Dozens of climate and energy crisis activists have occupied the Central Lobby in the Houses of Parliament hours after Rishi Sunak was named the UK’s new prime minister.
Activists from Greenpeace and Fuel Poverty Action caused live interviews with MPs to be shut down and unfurled a banner reading: “Chaos costs lives”.
As members of parliament reacted to the appointment of Rishi Sunak – the third prime minister the UK has had in two months, parliamentary security forced news crews to stop filming as the protesters arrived.
In a statement the activists said the action is designed to highlight the cost of living crisis, which has seen energy bills soar, and they are demanding that the next prime minister “starts putting the welfare of the British people before fossil fuel companies by properly taxing oil and gas profits and launching a nationwide home insulation programme to tackle fuel poverty”.
The protesters have linked arms and are reading testimonies from people struggling with their bills.
The protesters said they had “entered the Palace of Westminster as tourists and visitors earlier today”, but the demonstration and disruption it has caused will raise questions about levels of security in the Palace of Westminster.
The protesters justified the action saying the Conservative Party had spent the last two months focusing on internal party politics rather than putting forward policy to address the worsening cost of living crisis.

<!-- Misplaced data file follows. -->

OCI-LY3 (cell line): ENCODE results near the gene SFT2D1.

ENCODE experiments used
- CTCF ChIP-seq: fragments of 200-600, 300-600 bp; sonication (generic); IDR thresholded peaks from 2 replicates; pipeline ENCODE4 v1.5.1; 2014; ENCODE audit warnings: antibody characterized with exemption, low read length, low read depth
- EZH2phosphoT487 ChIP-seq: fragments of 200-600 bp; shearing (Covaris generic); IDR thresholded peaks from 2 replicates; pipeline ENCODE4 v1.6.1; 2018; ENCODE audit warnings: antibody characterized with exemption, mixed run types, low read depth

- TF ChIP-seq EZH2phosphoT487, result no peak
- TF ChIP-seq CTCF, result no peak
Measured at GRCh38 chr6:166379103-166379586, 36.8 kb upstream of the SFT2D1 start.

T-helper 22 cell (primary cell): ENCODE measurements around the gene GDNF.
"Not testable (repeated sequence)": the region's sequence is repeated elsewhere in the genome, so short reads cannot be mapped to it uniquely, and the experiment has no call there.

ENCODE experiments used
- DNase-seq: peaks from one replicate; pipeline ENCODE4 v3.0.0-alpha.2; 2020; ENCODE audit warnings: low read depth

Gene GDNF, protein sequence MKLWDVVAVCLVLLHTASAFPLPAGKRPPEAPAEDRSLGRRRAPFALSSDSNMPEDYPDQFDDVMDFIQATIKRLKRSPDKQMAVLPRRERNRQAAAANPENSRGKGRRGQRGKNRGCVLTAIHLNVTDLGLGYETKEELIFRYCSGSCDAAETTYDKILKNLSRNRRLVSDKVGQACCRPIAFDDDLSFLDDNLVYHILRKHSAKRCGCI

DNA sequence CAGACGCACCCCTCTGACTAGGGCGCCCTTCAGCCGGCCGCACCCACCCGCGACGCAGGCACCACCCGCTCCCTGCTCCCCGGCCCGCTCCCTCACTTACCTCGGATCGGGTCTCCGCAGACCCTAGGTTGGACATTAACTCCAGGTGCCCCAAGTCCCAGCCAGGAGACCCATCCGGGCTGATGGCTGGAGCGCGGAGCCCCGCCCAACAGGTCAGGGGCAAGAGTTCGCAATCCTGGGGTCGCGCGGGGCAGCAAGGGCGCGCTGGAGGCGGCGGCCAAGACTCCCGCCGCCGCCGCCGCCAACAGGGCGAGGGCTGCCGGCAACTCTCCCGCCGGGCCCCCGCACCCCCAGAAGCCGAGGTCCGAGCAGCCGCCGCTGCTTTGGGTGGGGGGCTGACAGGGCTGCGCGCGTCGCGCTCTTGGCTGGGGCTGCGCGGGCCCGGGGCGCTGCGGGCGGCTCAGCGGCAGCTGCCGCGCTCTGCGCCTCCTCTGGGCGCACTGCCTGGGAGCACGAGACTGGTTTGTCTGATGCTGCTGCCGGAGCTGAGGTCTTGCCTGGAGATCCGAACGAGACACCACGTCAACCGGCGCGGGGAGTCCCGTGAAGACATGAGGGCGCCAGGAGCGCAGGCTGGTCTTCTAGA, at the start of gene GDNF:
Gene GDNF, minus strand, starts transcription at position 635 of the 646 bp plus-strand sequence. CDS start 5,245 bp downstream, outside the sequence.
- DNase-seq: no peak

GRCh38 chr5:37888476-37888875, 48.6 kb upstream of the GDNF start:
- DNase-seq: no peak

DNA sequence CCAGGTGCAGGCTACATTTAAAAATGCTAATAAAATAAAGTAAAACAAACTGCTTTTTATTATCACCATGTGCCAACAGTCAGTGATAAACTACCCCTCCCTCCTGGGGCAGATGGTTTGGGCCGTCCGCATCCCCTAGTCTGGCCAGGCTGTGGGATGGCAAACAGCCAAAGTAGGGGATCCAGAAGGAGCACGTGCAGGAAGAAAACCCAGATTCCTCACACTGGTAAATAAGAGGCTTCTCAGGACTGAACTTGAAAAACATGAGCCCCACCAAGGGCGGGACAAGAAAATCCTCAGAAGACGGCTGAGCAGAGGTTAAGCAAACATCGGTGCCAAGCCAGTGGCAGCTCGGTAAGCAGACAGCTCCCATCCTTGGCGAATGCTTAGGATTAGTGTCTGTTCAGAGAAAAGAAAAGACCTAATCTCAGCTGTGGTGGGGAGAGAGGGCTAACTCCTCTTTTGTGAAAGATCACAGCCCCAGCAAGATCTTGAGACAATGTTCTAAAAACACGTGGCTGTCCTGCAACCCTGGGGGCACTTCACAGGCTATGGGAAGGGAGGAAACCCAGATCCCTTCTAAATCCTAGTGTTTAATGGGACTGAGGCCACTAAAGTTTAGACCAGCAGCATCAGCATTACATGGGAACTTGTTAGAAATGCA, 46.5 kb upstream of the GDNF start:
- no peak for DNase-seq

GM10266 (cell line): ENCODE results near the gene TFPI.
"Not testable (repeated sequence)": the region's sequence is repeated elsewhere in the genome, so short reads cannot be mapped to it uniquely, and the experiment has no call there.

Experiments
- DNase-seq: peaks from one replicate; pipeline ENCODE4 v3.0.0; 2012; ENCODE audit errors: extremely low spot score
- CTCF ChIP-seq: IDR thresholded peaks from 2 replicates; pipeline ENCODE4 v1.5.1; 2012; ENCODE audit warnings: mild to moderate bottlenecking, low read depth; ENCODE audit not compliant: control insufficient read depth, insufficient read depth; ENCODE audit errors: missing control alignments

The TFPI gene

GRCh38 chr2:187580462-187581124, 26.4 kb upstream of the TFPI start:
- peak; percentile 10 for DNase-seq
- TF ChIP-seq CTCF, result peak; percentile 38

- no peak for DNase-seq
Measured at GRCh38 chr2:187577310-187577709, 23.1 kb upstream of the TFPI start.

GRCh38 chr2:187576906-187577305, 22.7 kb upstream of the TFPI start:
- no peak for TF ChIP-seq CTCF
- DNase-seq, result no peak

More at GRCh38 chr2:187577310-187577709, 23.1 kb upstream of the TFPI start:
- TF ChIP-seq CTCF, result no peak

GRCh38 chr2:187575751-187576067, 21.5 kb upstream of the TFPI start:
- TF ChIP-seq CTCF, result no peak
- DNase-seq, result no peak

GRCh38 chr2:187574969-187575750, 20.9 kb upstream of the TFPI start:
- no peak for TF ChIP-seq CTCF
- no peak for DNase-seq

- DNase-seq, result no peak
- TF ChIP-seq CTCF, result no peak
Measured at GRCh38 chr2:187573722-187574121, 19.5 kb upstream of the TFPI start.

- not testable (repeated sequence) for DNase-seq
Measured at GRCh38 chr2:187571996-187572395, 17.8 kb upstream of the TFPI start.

Greenpeace’s Will McCallum, who was among those taking part in the protest said: “Since Boris Johnson resigned as prime minister, this government has spent more time looking for a new leader than leading the country.
“We now need a government capable of confronting crises, not creating them. Almost a quarter of the country is suffering fuel poverty thanks to ridiculous gas prices and the oldest, coldest housing in Europe.
He added: “Winter is coming and lives will be lost if the government keeps failing to solve the problem. Rishi Sunak should have realised by now the huge mistake he made by blocking plans for warmer homes and failing to properly tax fossil fuel giants.”
Rocketing gas prices and poor home insulation have been widely blamed for the energy crisis hitting millions of households, Greenpeace said, citing figures indicating that numbers of UK homes being insulated dropped by 95% between 2012 and 2020.
Meanwhile, between April and June this year, BP and Shell made adjusted profits of $8.45bn and $11.47bn respectively.
The activists said they are “calling for the government to use the vast excess profits being made by fossil fuel companies to help those most in need, with a proper, loophole-free windfall tax to fund more support for households with their bills and a national programme of home insulation”.
Greenpeace said it has calculated that £6bn of dedicated public spending on domestic insulation and energy efficiency is needed immediately to kickstart a national rollout over the next two years.